For the second year running I took part in the Wells 10k, another race in the Somerset Series. Although the larger field means that the race is unlikely to count for me,1 years of picking up injuries has taught me to get in all the races I can, while I can.
My body is still suffering a bit from the birth of my second child. Okay, I mean, clearly not as much as Lolly’s body is suffering (she wrote a bit about this, here), but the lack of sleep has still had an impact on my training. The combination of not being at my best and the undulations of the course, meant that I was never going to get an especially great time. With that in mind, I opted to take the race a little bit easier, so that I would be able to run a third lap of the course to get my weekly distance up, which should help me in the weeks to come.
As usual, the evening before the race I did a little bit of research: I looked over my Strava and blog from last year. It was a very hot day last year for the race, and after heading off fast (partly because I thought I might have a shot at a PB) my race fell apart when I hit the hill for the first time. Looking at this, I decided that – shock horror – I should try taking it a bit easier on the first lap to see what I could do on the second.2
Race day came around, and as usual at the moment, I hadn’t had enough sleep. This manifested itself in the usual way lately; sinus issues. At this point, a sane person might decide that on this Bank Holiday weekend, a little bit more sleep might help knock these issues on the head. A runner just has a few more sips of water, because water basically cures everything.
Now, although the hot weather from the week leading up to the race had broken with storms, it was still pretty warm out there. Interestingly, Garmin reckons it was 15.0°C last year, and 17.2°C this year, but I’m convinced it was hotter last year.
So: to my gentle start. Ahem. Roughly 400 metres into the race, I was flying along at about 5:55 min/mile. I was aiming for 7:00 min/mile. By the end of the first kilometre, I’d managed to slow myself down to a 6:26 mine/mile pace. All in all, my pacing strategy didn’t seem to be working. But, with a bit of concentration, and a lot of ‘but everyone is flying past me, this must be far far too slow’, I managed to drag myself down to a reasonable 6:47 for the first mile, before 7:02 for the second mile.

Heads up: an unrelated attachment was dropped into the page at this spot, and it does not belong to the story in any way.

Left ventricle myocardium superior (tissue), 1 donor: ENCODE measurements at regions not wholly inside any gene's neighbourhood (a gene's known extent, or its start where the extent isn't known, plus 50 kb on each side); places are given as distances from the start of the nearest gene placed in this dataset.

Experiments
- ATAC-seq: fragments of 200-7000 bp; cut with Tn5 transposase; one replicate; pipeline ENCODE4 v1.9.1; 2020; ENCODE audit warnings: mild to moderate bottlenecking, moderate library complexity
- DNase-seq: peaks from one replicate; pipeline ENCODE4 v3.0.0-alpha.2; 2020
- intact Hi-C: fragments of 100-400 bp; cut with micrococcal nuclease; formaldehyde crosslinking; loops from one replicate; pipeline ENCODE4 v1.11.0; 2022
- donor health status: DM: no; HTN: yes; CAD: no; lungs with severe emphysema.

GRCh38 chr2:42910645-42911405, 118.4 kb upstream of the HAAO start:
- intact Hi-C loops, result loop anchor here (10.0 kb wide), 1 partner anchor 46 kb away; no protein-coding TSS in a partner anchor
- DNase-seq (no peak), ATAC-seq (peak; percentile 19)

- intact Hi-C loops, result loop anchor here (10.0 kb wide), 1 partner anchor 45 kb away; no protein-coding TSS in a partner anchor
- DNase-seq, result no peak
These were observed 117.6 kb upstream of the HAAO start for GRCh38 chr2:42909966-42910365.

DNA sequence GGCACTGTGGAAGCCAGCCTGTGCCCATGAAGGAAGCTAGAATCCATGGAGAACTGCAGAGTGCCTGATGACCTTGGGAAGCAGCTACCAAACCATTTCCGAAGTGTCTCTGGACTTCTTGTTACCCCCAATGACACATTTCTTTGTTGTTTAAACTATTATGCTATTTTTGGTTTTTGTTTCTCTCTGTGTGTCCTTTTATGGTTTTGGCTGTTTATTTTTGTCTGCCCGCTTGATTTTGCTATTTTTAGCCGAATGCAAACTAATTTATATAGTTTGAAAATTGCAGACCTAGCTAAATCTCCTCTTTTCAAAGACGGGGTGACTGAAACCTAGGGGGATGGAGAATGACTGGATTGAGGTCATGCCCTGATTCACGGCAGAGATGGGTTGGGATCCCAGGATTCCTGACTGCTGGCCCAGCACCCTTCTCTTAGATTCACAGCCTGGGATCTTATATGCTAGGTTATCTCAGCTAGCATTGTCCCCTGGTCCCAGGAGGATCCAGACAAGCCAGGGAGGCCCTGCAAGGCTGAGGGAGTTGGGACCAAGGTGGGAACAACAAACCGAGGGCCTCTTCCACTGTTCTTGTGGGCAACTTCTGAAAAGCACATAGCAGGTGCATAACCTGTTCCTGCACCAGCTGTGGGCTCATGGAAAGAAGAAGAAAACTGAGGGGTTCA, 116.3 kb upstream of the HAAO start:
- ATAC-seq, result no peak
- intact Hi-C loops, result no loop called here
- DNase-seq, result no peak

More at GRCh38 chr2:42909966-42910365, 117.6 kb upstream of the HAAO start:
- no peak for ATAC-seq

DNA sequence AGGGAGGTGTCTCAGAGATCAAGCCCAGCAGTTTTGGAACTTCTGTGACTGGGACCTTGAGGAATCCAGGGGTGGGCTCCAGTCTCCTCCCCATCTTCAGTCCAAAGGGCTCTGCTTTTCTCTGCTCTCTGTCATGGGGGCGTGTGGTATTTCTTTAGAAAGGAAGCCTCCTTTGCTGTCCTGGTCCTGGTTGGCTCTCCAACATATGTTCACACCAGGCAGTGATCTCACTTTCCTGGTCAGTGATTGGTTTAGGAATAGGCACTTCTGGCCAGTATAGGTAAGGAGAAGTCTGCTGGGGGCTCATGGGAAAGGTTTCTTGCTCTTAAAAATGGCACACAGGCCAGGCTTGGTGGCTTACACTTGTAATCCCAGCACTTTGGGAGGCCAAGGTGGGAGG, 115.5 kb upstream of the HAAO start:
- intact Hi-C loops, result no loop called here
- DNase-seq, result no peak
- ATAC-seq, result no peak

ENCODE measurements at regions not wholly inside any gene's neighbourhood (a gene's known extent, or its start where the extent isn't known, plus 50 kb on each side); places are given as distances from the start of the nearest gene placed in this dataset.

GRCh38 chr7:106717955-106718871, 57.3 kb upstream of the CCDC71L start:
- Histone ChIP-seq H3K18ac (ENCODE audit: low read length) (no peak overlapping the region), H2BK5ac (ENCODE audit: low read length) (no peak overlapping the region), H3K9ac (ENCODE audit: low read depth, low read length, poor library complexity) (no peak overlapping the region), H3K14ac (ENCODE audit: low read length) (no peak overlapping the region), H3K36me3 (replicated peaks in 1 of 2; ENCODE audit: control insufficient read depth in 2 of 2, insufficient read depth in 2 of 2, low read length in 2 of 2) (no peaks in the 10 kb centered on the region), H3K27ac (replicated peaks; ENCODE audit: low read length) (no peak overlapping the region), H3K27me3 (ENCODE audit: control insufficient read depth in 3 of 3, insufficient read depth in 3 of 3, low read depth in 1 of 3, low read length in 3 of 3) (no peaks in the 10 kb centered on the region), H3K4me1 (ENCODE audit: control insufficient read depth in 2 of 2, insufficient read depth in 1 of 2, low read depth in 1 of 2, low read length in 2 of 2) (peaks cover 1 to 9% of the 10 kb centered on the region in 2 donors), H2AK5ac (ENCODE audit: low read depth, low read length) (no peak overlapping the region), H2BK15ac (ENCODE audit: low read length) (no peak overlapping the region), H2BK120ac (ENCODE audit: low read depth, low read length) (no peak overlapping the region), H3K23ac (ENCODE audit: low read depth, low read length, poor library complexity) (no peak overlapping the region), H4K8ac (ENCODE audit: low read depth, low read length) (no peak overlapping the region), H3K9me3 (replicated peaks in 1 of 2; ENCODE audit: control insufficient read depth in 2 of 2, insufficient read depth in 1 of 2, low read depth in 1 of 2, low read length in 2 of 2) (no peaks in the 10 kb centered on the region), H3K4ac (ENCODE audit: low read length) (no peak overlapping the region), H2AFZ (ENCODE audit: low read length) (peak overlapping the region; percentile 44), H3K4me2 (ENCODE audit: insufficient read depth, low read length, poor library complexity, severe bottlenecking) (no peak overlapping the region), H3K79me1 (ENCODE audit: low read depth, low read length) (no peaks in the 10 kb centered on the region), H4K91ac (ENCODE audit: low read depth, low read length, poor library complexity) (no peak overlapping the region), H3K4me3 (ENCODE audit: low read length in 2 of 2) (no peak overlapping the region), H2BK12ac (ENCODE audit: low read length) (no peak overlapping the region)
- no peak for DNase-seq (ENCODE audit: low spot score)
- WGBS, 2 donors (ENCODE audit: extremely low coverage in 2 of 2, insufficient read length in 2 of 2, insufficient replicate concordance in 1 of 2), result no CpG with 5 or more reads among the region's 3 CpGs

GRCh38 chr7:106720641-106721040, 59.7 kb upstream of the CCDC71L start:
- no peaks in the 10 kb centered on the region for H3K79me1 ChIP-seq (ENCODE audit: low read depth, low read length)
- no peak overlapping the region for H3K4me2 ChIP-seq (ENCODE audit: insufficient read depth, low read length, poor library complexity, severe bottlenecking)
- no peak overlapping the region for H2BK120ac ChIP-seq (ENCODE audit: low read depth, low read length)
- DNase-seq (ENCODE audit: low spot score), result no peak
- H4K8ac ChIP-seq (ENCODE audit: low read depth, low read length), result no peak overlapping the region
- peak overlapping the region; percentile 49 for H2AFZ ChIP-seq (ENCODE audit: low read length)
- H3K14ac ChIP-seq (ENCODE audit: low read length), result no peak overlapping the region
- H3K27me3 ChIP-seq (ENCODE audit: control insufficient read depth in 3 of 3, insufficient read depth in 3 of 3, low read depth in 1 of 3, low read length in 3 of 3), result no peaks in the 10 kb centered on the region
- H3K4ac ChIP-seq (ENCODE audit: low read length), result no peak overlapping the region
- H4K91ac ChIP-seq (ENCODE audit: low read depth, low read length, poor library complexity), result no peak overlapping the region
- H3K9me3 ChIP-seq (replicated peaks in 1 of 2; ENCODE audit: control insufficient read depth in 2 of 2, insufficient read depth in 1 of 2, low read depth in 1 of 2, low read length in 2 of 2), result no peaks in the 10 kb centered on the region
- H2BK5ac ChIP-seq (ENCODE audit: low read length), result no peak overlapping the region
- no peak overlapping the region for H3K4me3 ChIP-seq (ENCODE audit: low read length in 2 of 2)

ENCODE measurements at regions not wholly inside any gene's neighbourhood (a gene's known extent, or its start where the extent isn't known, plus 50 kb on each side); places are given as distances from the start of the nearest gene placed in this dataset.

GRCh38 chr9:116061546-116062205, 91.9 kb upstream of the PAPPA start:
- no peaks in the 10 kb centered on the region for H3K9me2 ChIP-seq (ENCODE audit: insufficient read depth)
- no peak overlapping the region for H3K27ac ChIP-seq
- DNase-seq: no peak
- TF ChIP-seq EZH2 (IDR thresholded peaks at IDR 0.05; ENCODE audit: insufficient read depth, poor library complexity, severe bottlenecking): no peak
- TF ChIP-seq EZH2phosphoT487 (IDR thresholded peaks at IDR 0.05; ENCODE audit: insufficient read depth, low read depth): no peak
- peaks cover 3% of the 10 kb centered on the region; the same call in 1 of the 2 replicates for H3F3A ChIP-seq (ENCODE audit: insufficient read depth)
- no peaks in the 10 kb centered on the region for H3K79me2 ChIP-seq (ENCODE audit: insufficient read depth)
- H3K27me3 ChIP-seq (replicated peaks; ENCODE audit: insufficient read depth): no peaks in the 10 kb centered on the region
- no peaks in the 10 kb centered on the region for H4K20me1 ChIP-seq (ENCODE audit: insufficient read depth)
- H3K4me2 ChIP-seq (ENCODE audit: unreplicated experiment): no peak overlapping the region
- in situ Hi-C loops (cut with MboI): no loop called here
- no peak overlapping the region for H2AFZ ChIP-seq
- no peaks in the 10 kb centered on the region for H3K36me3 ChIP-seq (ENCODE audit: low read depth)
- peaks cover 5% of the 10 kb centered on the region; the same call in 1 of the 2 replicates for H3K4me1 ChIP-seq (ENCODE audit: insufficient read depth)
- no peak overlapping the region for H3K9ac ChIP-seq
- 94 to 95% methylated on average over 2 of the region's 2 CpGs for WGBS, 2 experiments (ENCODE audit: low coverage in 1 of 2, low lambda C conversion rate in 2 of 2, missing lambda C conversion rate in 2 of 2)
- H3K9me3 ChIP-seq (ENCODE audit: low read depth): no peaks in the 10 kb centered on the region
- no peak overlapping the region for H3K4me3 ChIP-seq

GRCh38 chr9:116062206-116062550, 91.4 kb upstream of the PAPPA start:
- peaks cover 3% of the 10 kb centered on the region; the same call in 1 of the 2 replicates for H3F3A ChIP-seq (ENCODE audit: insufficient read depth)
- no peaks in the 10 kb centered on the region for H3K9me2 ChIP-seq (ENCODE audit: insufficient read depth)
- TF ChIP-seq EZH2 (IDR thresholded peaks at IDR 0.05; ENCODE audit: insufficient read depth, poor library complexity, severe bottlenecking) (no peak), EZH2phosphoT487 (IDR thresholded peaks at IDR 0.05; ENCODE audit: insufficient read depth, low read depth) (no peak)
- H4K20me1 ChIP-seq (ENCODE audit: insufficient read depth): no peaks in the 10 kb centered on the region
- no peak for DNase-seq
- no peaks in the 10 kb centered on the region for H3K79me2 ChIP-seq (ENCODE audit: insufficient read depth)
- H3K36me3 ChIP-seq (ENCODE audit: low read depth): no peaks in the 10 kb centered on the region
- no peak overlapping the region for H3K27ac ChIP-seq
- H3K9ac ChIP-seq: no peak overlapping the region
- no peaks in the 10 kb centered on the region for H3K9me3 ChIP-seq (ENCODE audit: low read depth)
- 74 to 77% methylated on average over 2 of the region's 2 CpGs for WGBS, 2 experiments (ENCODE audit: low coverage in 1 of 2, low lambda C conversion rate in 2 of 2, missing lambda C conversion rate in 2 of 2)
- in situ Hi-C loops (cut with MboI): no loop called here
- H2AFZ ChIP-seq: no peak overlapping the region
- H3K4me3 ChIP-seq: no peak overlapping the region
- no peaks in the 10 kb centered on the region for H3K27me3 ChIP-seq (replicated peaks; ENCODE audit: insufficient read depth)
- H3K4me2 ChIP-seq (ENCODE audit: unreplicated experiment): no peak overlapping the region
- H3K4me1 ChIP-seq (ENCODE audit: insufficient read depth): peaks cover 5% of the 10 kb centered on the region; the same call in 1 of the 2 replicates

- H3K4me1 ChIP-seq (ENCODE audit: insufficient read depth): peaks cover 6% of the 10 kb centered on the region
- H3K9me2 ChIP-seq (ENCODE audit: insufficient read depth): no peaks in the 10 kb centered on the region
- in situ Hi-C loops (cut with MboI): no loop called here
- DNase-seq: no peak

Those were the two reasonably flat miles. Mile three is pretty much up and over Constitution Hill, and proof that you lose more than you gain from a hill. Though in fact a 7:24 split wasn’t awful, and I kept running the whole way up, so small victories! We ran through the well supported area near the start/finish before starting the lap again. Around this point in the race, I just lost focus. There was no real reason for it: I wasn’t particularly struggling, but my mind just started to wander, and my pace dropped off to a 7:19 mile. It would have been even worse, but for the fact that I noticed it and consciously kicked on towards the end of the mile. It just goes to show how important race focus is. My next mile mirrored my first lap effort: miles two and five were more or less the same section, and I posted 7:02 again on the second lap.
So, just that hill to go again…
And yeah, it felt tougher second time around. BUT – I was more consistent this year than last; the Strava segment for the hill had a difference of 7 seconds between laps, while last year I was 16 seconds slower on the second lap.3 I started to push on the downhill. And then one thing led to another, and I was basically starting a hard finish with more or less a kilometre of the race left: Stretching my legs out down the hill, matching the runner beside me to start with before easing ahead of him. Turn into the path behind the Bishop’s Palace, and my pace dropped a touch, until another runner started to catch up behind me. I let him sit on my shoulder, pressing us both on until we turned again into the finishing straight. He strode ahead of me, but it wasn’t time to push yet. He was ahead by one, two paces, and then with just the last 20 or so metres left, I accelerated past him for a much faster finish than I’d planned; shocked to see the clock displaying more or less the same finishing time as last year.
By no means had I been in great form this time last year, but I’d been on an upward trend, and I felt pretty strong when I posted 44:08. This year, my baseline is stronger after my training last autumn, and some reasonably consistent running since then, only really broken by my sinusitis and my little boy arriving. So I guess that this year’s 44:06 shouldn’t be that much of a surprise, and it certainly gives me some confidence going forwards that I can get myself back to where I think I should be.
Oh, and yes… I headed out for that third lap as I’d planned. And felt smug in my 10 miles for the day. Right until I found out that @craig1854 had run the 12 km back to his house after the race…
Next up: Crewkerne 10k (Sunday 4 June. Yes, that’s next weekend.) Yeovilton 5k (Wednesday 14 June)
1. In the Somerset Series, you have to complete eight races to qualify, and then only your best eight count.
2. Let’s be honest, this should pretty much be my plan in every race.
3. For those interested, last year I did 2:52 and 3:08, this year I did 2:59 and 3:06.